10 things to know for today, Feb. 5
By The Associated Press
Your daily look at late-breaking news, upcoming events and the stories that will be talked about today:
1. FRENCH, GERMAN LEADERS TO PUSH UKRAINE PEACE INITIATIVE
Hollande and Merkel will travel to Kiev and then to Moscow with a proposal “based on the territorial integrity of Ukraine.”
2. SOCHI’S COSTLY LEGACY A HEADACHE FOR PUTIN
The 2014 Winter Olympics’ overrun costs are forcing Russian taxpayers to pick up the tab as oligarchs offload investments in facilities to recoup millions of dollars.
3. WHO IS VOWING TO PUNISH THE ISLAMIC STATE GROUP
King Abdullah of Jordan says he will launch a “harsh” war against the extremists who burned a Jordanian captive pilot to death.
4. TAIWAN CRASH DEATH TOLL RISES TO 32
A Taiwanese aviation official tells the Associated Press that the pilot issued a distress call moments before the ATR 72 plane crashed in Taipei.
5. FCC BACKS REGULATING INTERNET LIKE PHONE SERVICE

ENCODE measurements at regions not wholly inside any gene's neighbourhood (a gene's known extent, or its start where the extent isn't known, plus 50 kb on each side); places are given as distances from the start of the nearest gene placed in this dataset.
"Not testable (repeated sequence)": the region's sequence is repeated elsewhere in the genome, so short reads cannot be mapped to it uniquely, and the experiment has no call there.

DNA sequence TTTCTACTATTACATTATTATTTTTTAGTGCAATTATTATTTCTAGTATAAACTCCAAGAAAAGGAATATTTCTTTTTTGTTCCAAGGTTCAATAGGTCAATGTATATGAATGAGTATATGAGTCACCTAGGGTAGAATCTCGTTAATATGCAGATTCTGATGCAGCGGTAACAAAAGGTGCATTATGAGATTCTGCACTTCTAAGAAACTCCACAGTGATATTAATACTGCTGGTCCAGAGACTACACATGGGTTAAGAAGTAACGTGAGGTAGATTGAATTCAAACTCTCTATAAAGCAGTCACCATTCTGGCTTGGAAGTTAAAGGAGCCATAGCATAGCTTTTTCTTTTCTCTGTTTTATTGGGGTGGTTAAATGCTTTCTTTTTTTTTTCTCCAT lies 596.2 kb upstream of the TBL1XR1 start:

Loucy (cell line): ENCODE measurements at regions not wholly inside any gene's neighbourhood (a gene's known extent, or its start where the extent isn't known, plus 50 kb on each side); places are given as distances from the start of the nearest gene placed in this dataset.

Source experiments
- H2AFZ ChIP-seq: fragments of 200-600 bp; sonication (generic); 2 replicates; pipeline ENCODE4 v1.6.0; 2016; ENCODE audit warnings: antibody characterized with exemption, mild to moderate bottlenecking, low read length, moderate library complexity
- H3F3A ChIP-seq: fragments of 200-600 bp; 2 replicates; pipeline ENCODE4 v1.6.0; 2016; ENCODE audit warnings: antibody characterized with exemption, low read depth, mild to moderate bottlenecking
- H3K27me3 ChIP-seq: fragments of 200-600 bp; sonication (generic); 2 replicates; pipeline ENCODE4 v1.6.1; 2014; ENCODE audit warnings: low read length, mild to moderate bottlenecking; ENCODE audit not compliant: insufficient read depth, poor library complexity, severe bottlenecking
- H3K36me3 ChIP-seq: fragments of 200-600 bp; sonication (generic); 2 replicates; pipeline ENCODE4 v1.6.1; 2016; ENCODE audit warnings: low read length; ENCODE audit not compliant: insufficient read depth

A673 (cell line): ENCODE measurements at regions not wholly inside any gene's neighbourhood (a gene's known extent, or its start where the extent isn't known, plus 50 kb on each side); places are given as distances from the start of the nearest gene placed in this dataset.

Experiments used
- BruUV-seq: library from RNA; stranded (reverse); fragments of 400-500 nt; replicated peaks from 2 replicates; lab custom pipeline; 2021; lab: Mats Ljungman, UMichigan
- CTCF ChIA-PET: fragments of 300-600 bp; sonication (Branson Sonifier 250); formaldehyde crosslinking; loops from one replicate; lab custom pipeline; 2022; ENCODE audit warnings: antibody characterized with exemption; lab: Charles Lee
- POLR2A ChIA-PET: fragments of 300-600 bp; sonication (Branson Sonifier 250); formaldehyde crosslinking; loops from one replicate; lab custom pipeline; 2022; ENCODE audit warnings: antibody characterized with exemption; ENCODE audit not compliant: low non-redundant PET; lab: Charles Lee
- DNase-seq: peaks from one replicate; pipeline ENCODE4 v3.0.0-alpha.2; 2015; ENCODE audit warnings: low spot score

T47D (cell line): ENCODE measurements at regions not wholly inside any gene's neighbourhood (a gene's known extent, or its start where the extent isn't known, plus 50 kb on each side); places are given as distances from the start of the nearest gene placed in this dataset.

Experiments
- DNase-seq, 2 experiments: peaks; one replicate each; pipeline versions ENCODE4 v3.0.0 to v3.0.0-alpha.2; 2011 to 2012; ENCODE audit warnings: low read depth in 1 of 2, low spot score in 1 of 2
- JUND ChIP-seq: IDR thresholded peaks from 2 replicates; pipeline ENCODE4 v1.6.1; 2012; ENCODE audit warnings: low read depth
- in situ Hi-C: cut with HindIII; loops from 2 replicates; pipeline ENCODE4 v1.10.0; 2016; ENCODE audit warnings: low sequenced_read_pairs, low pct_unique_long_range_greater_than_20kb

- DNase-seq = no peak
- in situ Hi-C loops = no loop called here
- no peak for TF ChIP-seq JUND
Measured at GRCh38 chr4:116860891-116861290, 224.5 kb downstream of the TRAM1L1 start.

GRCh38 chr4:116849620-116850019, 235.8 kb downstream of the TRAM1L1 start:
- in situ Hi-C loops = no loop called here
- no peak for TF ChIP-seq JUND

The proposal is a victory for “net neutrality,” the idea that providers should allow data to move across networks without interference.
6. INVESTIGATORS SCRUTINIZING DRIVER’S BAFFLING BEHAVIOR BEFORE FIERY CRASH
The woman stopped her SUV between the crossing gates on the railroad track north of New York City before a commuter train slammed into it, killing six people.
7. HOW AMERICANS VIEW GAY MARRIAGE
An AP-GfK poll finds that Americans narrowly favor allowing same-sex couples to marry. But 57% of those polled said wedding-related businesses should be free to deny them services if they had religious objections.
8. WHOSE TWITTER JOKES ARE CAUSING AN UPROAR
The embattled Argentinian President Cristina Fernandez is causing an online stir with a tweet that mocked her Chinese hosts’ accents in Beijing.
9. NBC’S BRIAN WILLIAMS ADMITS TALL TALE
The TV anchor apologizes on the air for spreading the false story that he was on a helicopter that came under enemy fire in Iraq in 2003.
10. SPECULATION SWIRLS OVER HARPER LEE’S WISHES
Some in her Alabama hometown aren’t sure the author, who is in an assisted living facility, was fully involved in the decision to publish a sequel to “To Kill a Mockingbird.”